What would be the motivation for a competitor?

Wildcard certificates, long-life server certs, and signed client certificates. There's a lot of other stuff that LE doesn't handle, too.

I don't think 'competitor' is the right word here -- maybe 'second basket so all our eggs aren't in one'.

I agree with the eggs/basket argument, though I suppose there's an argument to be made about a number of CAs being essentially too big to fail already, so what's one more?

Regarding client certificates: There aren't really many good reasons to use publicly-trusted certificates for client authentication, but if you insist, you can use Let's Encrypt for that. The certificates do have the id-kp-ClientAuth EKU.

I think it would be nice to move toward having a lot of medium-sized nonprofit CAs instead of a handful of crappy commercial ones, which is the current situation.

"Too big to fail" is the problem with the current CA system, and today's well-run TBTFCA is tomorrow's global security crisis.

When I think "mission critical audited security practices", non-profits don't exactly come to mind.

Oh, but Comodo does? Good luck.

A small sample does not generalize to a trend.

OMG yes on wildcard certs! My company has multiple domains and uses subdomains for every affiliate and we have thousands of affiliates. One *.example.com cert per domain and we're good to go. Now if only we could get IIS to support multi-domain wildcard certs so we could get all of our domains and subdomains under one master cert I'd be in heaven! (SNI doesn't work for us b/c ~12% of our traffic still uses IE7 or earlier).

So why not buy one now? I get the excitement about simple certification process, free access and refresh, etc. But if you have thousands of affiliates, current wildcard cert providers should offer a pretty good solution. Is anything missing there? I mean, if we ignore the idea why LE is good in general, $100 / year is nothing if you actually need a wildcard.

Oh we absolutely do just buy them now through RapidSSL. It's all of those other reasons I wish LE supported them. I wouldn't mind paying LE for them, I want an API for requesting them, a simpler certification process, and easier refreshes.

I don't get the desire for longer-life certs. I would argue that they should be shorter to keep the exposure of a leaked cert down. Whether a cert is good for a week or a year you should be automating the renewal.

basically no 3rd party system is designed to execute programs to obtain new certs when they expire. so can't use LE for existing workflows.

Same as EFF/Mozilla. Let's Encrypt hasn't fulfilled their goal until everyone can get free HTTP encryption.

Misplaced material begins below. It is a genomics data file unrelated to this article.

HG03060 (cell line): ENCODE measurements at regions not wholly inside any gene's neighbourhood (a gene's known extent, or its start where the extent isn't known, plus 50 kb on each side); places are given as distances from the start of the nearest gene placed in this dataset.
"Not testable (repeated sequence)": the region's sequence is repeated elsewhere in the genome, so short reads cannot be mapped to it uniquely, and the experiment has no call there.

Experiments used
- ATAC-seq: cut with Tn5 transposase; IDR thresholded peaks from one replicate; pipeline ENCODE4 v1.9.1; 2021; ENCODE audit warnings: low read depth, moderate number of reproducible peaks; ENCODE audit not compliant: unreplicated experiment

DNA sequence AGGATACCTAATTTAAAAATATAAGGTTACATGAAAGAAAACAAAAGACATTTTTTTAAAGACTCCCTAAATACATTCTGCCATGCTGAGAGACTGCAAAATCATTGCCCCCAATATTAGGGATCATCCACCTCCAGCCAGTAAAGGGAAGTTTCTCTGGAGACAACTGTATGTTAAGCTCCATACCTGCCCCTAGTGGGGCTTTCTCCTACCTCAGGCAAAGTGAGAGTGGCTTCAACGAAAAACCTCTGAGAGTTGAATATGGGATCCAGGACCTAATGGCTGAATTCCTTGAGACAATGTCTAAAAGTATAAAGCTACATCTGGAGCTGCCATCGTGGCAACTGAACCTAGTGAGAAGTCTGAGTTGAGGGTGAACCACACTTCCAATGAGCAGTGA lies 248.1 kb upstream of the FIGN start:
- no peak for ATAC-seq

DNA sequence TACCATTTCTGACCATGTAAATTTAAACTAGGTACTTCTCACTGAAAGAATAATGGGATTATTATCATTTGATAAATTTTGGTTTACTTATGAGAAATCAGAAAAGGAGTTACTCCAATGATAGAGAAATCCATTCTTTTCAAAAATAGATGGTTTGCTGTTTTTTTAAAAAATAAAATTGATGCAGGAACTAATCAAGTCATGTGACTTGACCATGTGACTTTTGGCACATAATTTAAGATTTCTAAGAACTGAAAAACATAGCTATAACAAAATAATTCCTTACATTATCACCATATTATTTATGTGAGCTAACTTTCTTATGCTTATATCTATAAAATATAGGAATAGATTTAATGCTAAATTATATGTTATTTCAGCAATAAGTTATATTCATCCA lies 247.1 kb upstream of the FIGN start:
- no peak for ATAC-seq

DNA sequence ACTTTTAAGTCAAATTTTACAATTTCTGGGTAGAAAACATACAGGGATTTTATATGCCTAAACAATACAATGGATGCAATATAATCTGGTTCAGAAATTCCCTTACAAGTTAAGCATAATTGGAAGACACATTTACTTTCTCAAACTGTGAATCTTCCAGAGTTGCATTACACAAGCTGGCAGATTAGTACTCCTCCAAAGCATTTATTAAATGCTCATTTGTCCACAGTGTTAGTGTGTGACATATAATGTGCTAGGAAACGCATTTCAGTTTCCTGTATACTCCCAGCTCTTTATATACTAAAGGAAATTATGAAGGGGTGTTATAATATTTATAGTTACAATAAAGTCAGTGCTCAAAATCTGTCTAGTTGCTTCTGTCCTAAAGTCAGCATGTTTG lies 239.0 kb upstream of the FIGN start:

As a user, if I have to wait 24 hours (or more, depending on queue depth) for a Let's Encrypt batch queue to be processed after I sign up for some free blogging platform before I can use an assigned subdomain, then I'm probably going to close my tab and never come back. Let's Encrypt hasn't fulfilled its goal until this doesn't happen any more. This batch queuing model is necessary so that sites don't exceed the Let's Encrypt daily quota.

Some applications rely on wildcard subdomains, and require a wildcard certificate to be instantly responsive.

To anyone thinking "just don't use encryption until after the cert has been provisioned"—not going to work if you use HSTS. Your users have to wait all day before they can use their subdomain.

This sounds more like a design decision by that blogging platform rather than something that's caused by Let's Encrypt. Excluding maintenance windows or any other unplanned downtime or performance issues (which happen relatively rarely), the issuance process doesn't take anywhere near close to 24 hours. Account registration, domain validation and certificate issuance is typically done in less than ten seconds.

The existing rate limits[1] should have very little effect even for very large integrators. A form for rate limit adjustments exists for those who need a large number of subdomains (and would rather not obtain a wildcard certificate) or need to add new domains at a very high rate (i.e. the WordPress.com's and OVH's of this world).

[1]: https://letsencrypt.org/docs/rate-limits/

Edit: The document you linked to was recently updated, but the top of the page incorrectly says "Last updated: August 10, 2016". I wrote my response with the old document in mind. It's obvious to me now that this page was actually last updated in December 2016.